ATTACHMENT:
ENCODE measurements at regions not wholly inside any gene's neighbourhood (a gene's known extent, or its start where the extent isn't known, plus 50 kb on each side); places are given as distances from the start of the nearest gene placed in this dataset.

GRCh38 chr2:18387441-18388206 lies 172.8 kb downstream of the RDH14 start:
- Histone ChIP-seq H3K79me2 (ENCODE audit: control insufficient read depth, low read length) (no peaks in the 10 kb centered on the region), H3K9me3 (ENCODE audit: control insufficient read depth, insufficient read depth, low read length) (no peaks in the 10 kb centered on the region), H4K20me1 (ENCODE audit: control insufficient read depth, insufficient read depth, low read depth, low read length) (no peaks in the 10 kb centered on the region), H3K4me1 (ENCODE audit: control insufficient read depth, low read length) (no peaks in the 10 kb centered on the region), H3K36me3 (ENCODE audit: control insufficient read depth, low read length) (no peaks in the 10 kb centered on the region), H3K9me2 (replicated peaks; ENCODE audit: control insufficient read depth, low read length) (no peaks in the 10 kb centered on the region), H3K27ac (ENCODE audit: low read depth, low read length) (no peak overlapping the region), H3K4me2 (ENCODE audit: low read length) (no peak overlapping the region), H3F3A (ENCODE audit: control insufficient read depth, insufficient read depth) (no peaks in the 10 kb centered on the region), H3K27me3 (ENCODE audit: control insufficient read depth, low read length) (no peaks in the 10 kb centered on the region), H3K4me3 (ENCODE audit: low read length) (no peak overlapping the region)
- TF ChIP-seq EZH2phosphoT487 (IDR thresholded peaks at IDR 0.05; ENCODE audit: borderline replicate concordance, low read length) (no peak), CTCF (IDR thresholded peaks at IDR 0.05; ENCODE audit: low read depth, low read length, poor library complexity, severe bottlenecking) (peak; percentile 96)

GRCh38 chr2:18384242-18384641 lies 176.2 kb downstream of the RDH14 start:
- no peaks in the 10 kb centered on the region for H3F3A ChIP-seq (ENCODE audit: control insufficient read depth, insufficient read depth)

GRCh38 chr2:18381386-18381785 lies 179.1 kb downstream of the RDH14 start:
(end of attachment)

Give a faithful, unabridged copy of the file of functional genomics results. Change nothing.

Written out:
ENCODE measurements at regions not wholly inside any gene's neighbourhood (a gene's known extent, or its start where the extent isn't known, plus 50 kb on each side); places are given as distances from the start of the nearest gene placed in this dataset.

GRCh38 chr2:18387441-18388206 lies 172.8 kb downstream of the RDH14 start:
- Histone ChIP-seq H3K79me2 (ENCODE audit: control insufficient read depth, low read length) (no peaks in the 10 kb centered on the region), H3K9me3 (ENCODE audit: control insufficient read depth, insufficient read depth, low read length) (no peaks in the 10 kb centered on the region), H4K20me1 (ENCODE audit: control insufficient read depth, insufficient read depth, low read depth, low read length) (no peaks in the 10 kb centered on the region), H3K4me1 (ENCODE audit: control insufficient read depth, low read length) (no peaks in the 10 kb centered on the region), H3K36me3 (ENCODE audit: control insufficient read depth, low read length) (no peaks in the 10 kb centered on the region), H3K9me2 (replicated peaks; ENCODE audit: control insufficient read depth, low read length) (no peaks in the 10 kb centered on the region), H3K27ac (ENCODE audit: low read depth, low read length) (no peak overlapping the region), H3K4me2 (ENCODE audit: low read length) (no peak overlapping the region), H3F3A (ENCODE audit: control insufficient read depth, insufficient read depth) (no peaks in the 10 kb centered on the region), H3K27me3 (ENCODE audit: control insufficient read depth, low read length) (no peaks in the 10 kb centered on the region), H3K4me3 (ENCODE audit: low read length) (no peak overlapping the region)
- TF ChIP-seq EZH2phosphoT487 (IDR thresholded peaks at IDR 0.05; ENCODE audit: borderline replicate concordance, low read length) (no peak), CTCF (IDR thresholded peaks at IDR 0.05; ENCODE audit: low read depth, low read length, poor library complexity, severe bottlenecking) (peak; percentile 96)

GRCh38 chr2:18384242-18384641 lies 176.2 kb downstream of the RDH14 start:
- no peaks in the 10 kb centered on the region for H3F3A ChIP-seq (ENCODE audit: control insufficient read depth, insufficient read depth)

GRCh38 chr2:18381386-18381785 lies 179.1 kb downstream of the RDH14 start: